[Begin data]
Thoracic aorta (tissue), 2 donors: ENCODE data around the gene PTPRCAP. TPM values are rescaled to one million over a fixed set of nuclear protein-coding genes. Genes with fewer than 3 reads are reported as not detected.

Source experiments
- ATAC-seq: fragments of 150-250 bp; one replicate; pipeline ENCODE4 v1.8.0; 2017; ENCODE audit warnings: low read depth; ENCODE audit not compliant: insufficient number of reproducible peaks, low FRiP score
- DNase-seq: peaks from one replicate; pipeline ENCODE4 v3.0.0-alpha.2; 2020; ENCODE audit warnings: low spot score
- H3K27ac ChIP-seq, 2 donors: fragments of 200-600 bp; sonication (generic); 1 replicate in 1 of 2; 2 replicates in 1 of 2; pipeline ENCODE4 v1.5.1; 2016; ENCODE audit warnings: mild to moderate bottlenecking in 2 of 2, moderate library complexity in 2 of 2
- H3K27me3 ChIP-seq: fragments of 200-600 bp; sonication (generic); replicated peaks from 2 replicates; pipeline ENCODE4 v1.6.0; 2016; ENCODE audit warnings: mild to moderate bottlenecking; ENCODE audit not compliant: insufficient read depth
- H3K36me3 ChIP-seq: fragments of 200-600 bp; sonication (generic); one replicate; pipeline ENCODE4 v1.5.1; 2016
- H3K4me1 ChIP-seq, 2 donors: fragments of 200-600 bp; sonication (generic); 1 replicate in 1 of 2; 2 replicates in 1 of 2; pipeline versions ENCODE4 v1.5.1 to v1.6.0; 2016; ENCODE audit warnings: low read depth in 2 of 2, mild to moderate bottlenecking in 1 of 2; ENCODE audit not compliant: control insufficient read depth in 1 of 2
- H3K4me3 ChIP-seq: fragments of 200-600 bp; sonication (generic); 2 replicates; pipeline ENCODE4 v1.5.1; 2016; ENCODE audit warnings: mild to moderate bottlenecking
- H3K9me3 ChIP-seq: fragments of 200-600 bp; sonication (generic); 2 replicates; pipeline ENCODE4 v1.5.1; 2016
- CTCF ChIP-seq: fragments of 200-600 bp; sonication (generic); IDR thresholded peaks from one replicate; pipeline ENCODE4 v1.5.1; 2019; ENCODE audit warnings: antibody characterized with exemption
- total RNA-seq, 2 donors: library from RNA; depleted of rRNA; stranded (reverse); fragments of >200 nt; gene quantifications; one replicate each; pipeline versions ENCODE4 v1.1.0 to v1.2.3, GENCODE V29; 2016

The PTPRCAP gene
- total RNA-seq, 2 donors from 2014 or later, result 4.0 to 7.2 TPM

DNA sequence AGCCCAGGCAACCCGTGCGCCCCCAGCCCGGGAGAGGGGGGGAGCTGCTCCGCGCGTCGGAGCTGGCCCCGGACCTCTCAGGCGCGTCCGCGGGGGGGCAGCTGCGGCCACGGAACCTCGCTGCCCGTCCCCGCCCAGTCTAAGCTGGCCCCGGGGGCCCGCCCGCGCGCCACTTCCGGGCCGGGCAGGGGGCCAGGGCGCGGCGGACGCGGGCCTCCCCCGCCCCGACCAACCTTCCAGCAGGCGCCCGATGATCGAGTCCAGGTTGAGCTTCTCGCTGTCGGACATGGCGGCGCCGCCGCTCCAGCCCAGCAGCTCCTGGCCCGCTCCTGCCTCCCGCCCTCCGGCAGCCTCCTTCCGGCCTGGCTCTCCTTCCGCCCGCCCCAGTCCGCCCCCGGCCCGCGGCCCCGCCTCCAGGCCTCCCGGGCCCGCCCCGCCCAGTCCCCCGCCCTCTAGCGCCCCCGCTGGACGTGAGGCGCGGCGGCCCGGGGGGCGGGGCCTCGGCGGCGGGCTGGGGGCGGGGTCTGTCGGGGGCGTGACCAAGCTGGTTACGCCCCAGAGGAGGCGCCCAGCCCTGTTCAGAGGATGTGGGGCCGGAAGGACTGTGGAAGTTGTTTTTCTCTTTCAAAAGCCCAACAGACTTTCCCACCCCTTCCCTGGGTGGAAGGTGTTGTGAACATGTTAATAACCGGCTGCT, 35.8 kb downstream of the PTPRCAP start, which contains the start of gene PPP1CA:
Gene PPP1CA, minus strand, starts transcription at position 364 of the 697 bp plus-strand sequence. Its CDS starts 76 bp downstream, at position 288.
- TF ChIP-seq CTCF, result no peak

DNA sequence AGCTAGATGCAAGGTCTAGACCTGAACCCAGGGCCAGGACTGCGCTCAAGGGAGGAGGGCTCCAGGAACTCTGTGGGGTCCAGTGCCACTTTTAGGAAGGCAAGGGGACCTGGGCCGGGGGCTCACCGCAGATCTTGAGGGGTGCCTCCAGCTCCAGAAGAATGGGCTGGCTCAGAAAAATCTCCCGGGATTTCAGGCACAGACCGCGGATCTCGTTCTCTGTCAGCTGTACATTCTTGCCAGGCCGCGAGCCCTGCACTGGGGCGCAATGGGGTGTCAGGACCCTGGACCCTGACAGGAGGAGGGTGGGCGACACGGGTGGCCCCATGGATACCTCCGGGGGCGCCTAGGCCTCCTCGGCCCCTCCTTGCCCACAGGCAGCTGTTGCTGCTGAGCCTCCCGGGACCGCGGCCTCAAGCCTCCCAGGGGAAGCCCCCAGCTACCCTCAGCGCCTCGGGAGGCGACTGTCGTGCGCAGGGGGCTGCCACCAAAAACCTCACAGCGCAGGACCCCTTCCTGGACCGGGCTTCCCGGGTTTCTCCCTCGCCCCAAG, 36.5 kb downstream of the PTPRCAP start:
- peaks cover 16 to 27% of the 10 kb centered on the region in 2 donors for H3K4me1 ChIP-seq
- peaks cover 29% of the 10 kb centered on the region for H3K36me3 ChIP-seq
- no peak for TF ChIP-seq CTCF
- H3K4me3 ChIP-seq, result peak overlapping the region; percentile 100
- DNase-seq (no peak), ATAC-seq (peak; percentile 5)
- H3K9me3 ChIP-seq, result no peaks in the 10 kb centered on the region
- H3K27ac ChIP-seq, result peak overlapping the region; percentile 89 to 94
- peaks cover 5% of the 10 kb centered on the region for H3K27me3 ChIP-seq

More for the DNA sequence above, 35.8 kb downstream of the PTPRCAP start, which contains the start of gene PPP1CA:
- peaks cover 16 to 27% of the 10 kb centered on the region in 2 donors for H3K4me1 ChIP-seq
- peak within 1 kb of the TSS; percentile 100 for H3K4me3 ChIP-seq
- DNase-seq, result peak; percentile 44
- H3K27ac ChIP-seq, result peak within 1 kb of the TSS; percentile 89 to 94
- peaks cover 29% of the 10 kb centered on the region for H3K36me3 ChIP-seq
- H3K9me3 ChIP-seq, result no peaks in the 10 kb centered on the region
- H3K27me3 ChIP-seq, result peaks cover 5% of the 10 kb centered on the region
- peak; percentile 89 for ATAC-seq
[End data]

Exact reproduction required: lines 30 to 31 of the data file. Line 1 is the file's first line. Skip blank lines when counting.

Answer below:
- DNase-seq, result peak; percentile 44
- H3K27ac ChIP-seq, result peak within 1 kb of the TSS; percentile 89 to 94